Journalists have taken fire from candidates and their surrogates this year as the election approaches, and some of that criticism seems to have stuck.
In Gallup’s annual poll measuring Americans’ trust in mass media, just 32 percent of those surveyed said they had “a great deal” or “a fair amount” of trust in the media, down eight percentage points from 2015. Fourteen percent of Republicans surveyed expressed trust, down from 32 percent in 2016.
Trust in mass media was at its highest, 72 percent, in 1976, two years after Richard Nixon resigned in the wake of the Watergate disclosures. It has fallen steadily since the early 2000s and dipped below a majority level after 2007.
The drop in overall trust this year was caused in part by a conspicuous decline among Republican respondents, who reported a lack in confidence as pundits and politicians accused reporters of giving Hillary Clinton preferential treatment, according to Gallup.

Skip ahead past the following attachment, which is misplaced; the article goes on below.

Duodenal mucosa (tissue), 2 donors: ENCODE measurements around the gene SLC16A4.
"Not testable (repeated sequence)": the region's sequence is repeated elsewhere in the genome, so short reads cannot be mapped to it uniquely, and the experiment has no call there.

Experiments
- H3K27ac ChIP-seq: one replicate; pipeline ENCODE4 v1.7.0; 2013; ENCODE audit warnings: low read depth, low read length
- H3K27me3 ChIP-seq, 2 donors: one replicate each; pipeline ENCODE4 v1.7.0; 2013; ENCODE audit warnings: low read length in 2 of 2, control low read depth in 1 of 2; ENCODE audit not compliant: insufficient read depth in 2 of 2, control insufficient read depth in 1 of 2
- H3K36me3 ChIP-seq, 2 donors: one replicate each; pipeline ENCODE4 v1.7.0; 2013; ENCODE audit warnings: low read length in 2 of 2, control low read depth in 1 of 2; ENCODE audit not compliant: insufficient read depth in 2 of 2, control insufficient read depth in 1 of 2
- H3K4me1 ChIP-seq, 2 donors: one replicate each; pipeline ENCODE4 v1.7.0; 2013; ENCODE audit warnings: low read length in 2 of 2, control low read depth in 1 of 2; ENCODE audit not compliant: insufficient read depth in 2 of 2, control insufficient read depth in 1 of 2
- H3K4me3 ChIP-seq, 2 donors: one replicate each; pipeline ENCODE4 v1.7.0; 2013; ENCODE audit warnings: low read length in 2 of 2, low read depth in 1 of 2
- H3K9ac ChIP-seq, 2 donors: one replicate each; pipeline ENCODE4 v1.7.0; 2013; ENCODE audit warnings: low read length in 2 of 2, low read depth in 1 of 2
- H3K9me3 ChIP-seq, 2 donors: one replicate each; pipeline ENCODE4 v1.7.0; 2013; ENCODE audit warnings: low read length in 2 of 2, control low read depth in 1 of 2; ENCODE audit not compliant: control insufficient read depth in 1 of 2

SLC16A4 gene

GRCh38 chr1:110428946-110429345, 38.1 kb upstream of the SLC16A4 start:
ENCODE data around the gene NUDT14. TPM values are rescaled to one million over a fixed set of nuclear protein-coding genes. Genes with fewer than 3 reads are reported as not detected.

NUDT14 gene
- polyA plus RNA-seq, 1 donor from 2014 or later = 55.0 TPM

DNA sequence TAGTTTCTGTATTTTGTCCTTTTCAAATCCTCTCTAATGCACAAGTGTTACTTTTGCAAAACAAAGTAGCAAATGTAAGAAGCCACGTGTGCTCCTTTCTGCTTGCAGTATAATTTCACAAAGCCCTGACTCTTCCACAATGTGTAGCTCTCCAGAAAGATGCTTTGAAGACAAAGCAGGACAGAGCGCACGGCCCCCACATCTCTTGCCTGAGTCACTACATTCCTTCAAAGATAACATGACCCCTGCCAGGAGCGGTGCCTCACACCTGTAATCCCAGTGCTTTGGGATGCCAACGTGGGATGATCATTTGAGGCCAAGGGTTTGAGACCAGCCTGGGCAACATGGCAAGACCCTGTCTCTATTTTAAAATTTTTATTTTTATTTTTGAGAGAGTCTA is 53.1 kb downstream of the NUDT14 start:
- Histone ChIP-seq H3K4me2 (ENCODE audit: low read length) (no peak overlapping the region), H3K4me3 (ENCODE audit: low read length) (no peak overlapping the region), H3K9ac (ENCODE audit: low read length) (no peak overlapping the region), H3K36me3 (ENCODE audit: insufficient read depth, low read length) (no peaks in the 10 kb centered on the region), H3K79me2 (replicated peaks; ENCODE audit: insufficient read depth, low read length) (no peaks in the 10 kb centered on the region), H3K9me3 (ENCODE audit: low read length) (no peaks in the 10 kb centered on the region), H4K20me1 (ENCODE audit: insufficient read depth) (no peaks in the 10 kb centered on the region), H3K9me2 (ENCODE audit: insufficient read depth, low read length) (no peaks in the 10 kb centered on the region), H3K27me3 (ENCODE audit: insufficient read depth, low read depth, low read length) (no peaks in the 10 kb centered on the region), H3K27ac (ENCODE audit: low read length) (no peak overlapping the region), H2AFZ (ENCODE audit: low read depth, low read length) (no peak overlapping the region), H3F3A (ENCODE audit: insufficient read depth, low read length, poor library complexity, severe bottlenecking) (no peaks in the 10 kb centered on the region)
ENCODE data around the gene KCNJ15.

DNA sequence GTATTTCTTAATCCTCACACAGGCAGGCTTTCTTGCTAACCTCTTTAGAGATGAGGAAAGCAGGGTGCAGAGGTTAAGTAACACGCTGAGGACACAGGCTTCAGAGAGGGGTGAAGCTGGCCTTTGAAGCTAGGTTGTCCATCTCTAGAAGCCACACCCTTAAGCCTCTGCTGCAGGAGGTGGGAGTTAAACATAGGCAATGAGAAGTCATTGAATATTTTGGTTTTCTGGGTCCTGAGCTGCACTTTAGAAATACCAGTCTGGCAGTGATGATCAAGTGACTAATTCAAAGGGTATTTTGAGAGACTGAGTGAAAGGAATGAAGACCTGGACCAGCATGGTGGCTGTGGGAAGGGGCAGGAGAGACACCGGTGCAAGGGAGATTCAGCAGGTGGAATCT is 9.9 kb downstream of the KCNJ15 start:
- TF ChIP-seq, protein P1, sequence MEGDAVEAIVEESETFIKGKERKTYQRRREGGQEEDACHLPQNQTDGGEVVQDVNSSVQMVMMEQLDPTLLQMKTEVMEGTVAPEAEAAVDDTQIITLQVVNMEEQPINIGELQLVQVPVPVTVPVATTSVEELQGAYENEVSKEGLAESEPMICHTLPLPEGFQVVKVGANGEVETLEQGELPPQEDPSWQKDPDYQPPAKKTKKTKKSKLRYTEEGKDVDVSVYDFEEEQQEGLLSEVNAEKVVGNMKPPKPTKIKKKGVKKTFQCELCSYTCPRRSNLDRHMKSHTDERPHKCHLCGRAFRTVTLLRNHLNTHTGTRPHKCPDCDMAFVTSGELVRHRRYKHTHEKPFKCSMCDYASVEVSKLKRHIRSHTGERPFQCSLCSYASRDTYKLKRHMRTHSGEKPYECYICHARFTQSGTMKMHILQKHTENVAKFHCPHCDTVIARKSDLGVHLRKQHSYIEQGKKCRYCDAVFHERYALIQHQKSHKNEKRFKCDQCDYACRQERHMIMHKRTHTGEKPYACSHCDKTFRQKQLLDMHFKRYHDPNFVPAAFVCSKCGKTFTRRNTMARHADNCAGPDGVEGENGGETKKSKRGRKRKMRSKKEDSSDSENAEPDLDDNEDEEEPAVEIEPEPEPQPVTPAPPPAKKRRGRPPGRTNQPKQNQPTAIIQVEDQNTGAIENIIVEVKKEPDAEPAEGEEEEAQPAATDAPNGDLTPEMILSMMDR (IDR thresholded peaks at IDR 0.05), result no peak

While it is clear Americans’ trust in the media has been eroding over time, the election campaign may be the reason that it has fallen so sharply this year.
With many Republican leaders and conservative pundits saying Hillary Clinton has received overly positive media attention, while Donald Trump has been receiving unfair or negative attention, this may be the prime reason their relatively low trust in the media has evaporated even more. It is also possible that Republicans think less of the media as a result of Trump’s sharp criticisms of the press. Republicans who say they have trust in the media has plummeted to 14% from 32% a year ago. This is easily the lowest confidence among Republicans in 20 years.
Gallup’s full report is here.